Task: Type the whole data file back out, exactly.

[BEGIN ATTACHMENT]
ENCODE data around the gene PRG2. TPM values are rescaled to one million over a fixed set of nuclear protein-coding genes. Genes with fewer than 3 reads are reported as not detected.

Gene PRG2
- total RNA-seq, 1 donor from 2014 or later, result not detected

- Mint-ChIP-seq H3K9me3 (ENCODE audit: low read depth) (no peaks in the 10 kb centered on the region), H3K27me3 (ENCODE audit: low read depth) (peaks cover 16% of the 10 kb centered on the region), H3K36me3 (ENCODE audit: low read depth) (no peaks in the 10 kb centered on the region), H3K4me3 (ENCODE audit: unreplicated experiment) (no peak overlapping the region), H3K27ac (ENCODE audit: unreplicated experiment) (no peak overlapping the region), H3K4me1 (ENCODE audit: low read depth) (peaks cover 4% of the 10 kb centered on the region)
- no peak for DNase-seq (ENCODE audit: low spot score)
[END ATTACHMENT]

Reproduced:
ENCODE data around the gene PRG2. TPM values are rescaled to one million over a fixed set of nuclear protein-coding genes. Genes with fewer than 3 reads are reported as not detected.

Gene PRG2
- total RNA-seq, 1 donor from 2014 or later, result not detected

- Mint-ChIP-seq H3K9me3 (ENCODE audit: low read depth) (no peaks in the 10 kb centered on the region), H3K27me3 (ENCODE audit: low read depth) (peaks cover 16% of the 10 kb centered on the region), H3K36me3 (ENCODE audit: low read depth) (no peaks in the 10 kb centered on the region), H3K4me3 (ENCODE audit: unreplicated experiment) (no peak overlapping the region), H3K27ac (ENCODE audit: unreplicated experiment) (no peak overlapping the region), H3K4me1 (ENCODE audit: low read depth) (peaks cover 4% of the 10 kb centered on the region)
- no peak for DNase-seq (ENCODE audit: low spot score)